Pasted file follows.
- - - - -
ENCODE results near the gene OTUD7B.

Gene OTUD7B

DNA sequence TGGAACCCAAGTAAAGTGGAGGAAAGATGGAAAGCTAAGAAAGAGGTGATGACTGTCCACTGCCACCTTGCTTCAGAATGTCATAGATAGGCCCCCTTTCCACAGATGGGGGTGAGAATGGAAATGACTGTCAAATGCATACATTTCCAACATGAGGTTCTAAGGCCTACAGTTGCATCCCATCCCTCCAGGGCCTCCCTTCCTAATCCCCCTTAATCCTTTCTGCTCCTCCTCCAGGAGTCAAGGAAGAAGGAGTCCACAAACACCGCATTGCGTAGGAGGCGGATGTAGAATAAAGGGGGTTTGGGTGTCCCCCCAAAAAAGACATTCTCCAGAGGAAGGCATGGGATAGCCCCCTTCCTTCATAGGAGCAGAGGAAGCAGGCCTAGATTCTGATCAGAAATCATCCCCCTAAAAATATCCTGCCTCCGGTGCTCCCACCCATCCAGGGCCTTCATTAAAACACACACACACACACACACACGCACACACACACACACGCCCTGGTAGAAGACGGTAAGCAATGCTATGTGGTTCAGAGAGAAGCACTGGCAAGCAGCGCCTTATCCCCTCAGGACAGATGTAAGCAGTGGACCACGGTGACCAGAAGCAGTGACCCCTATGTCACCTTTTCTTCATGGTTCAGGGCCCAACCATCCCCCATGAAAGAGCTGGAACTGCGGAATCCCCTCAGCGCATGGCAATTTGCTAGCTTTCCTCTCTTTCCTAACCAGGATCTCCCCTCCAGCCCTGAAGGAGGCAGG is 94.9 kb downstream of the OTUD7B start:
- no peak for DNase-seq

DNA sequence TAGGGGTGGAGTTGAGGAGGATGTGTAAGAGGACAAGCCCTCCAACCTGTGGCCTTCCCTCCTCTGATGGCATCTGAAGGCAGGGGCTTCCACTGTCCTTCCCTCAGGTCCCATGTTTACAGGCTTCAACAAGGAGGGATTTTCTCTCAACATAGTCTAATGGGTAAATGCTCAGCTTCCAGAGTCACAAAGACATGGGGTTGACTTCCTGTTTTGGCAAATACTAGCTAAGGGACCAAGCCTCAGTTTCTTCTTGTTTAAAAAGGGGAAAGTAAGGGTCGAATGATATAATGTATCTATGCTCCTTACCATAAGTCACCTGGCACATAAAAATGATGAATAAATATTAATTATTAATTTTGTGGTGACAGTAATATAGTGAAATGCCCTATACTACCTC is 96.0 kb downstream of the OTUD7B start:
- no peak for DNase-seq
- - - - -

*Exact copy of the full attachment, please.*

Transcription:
ENCODE results near the gene OTUD7B.

Gene OTUD7B

DNA sequence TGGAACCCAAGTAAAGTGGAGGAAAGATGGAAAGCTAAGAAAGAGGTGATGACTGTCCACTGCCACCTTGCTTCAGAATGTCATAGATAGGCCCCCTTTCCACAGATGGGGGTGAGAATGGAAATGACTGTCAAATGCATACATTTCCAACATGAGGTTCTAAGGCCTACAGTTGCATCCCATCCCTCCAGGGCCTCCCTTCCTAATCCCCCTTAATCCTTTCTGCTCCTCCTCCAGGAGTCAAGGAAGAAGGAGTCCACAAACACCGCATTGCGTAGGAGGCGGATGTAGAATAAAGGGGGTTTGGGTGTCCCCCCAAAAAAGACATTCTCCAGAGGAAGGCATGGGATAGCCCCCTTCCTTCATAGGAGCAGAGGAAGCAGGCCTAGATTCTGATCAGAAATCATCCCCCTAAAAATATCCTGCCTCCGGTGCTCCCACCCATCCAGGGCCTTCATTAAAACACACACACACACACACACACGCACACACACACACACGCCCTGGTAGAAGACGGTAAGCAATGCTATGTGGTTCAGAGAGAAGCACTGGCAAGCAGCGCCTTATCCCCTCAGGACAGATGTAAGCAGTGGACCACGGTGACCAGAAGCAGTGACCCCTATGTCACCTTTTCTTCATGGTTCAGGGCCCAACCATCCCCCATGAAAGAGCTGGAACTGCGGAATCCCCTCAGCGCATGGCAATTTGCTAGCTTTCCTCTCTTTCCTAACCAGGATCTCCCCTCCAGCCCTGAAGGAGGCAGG is 94.9 kb downstream of the OTUD7B start:
- no peak for DNase-seq

DNA sequence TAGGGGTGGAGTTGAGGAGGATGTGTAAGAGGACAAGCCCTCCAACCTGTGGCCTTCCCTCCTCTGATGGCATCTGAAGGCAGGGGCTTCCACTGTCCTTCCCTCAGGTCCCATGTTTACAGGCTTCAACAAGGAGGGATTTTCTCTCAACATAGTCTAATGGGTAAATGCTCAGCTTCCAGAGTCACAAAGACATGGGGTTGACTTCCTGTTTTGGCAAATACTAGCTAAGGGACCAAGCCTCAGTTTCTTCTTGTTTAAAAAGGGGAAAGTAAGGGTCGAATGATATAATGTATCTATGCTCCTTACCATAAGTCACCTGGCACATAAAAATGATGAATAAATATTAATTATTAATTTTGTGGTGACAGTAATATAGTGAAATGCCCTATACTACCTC is 96.0 kb downstream of the OTUD7B start:
- no peak for DNase-seq